Goldbugs Take Heart:

What about the Yinzer Analyst's favorite wager of 2015, European equities? Well you can see that the unhedged iShares MSCI EMU ETF (EZU) managed a decent advance for the week although it underperformed SPY, up 1.36% to 1.66%. On a daily chart basis, the advance off a retesting of the downtrend line was confirmed by a shift in momentum and the sharp rise in the CMF (20) score although the failure to break above the 50 day moving average was disheartening.

On a weekly basis, the sharp uptick in volume was offset by a middling CMF score for the week leading to a decline in the CMF 20 and failing to confirm the breakout. With Sunday's election in Greece, the most likely direction will be lower to retest the downtrend line.

Who has enjoyed a seriously strong and undeniably positive start to 2015 are the gold miners. After so many bad years, could the global uncertainty over deflation and equity weakness here at home be ready to push the miners back towards their 2014 highs? Take a look at the daily chart below, you can see the Market Vectors Gold Miners ETF (GDX) managed to push back into its 2014 trading range before getting stuck at the 200 day moving average, but the real handicap for the week wasn't profit taking (we hope) or covering old losses, but a positive week for the S&P 500. Despite the best efforts of the Permanent Portfolio Fund (MUTF:PRPFX) which is killing it in 2015, gold has lost its luster for most investors and the miners especially aren't playing a big role in their portfolios anytime soon. But hey, room to grow right?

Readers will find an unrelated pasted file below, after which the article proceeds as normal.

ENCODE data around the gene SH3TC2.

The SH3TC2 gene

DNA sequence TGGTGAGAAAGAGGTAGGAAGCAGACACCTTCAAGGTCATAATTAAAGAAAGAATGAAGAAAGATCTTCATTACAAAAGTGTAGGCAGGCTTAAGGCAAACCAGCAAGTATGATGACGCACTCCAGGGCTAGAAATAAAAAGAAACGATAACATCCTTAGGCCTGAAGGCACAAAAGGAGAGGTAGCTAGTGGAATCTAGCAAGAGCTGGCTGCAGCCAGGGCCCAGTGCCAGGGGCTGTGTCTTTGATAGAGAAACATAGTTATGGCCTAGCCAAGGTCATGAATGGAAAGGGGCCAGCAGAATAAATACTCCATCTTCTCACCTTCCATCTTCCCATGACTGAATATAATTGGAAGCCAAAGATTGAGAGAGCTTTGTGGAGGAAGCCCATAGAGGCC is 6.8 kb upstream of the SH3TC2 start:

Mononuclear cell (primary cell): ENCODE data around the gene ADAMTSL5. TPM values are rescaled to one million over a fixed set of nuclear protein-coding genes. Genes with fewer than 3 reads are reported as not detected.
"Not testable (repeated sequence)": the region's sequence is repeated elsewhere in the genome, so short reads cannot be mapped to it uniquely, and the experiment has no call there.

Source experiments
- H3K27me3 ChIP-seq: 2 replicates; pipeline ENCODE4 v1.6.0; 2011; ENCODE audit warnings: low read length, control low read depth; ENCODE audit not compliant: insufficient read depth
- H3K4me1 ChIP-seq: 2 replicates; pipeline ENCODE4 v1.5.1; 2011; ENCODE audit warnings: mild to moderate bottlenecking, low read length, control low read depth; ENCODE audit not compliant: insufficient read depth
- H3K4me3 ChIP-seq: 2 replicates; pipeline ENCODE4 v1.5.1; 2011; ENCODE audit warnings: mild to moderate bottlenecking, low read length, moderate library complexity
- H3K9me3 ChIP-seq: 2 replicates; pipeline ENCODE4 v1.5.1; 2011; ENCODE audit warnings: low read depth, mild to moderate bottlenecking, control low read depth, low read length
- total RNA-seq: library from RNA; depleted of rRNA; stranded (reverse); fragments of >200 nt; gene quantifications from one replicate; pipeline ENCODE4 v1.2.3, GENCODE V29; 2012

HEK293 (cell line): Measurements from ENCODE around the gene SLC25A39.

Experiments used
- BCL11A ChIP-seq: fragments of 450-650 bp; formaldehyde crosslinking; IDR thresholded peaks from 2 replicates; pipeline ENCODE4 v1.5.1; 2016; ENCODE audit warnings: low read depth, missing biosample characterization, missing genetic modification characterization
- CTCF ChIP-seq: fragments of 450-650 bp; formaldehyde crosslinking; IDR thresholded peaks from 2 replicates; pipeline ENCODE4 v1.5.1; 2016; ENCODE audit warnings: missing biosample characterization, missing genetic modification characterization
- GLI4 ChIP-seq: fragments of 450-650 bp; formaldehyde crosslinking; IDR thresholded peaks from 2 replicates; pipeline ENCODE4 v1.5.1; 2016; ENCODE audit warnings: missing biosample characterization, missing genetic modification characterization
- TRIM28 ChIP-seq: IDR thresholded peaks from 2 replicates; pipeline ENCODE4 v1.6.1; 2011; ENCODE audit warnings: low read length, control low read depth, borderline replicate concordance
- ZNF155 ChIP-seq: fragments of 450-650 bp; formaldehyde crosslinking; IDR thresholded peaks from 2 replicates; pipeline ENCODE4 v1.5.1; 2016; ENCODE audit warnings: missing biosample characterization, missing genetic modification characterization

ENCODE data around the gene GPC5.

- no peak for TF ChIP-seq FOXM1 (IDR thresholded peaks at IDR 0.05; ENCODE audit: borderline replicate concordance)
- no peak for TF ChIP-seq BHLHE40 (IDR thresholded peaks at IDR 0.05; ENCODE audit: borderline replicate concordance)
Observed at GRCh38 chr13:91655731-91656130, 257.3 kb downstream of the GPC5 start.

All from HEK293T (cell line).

Longer term, the miners are still stuck in the falling wedge pattern that has been guiding its destiny ever downwards since 2012. This week GDX ran smack into the upper boundary and managed to push through it before running out of steam and closing below the trend line. For those gold bugs out there, take heart. Volume was lower on the week and didn't damage the uptrend line while the MACD seems to be in the early stages of rolling over to turn positive. Even if the move turns out to be another false rally, take heart goldbugs, the pattern continues to narrow indicating a breakout could be in the cards later in 2015.

That's it for the Yinzer Analyst tonight; he's going to need his rack time before getting up to clear some snow. But tomorrow is a new day and another change to make some money, make sure you're ready for whichever way the market bends.

Disclosure: The author is long EZU.

The author wrote this article themselves, and it expresses their own opinions. The author is not receiving compensation for it. The author has no business relationship with any company whose stock is mentioned in this article.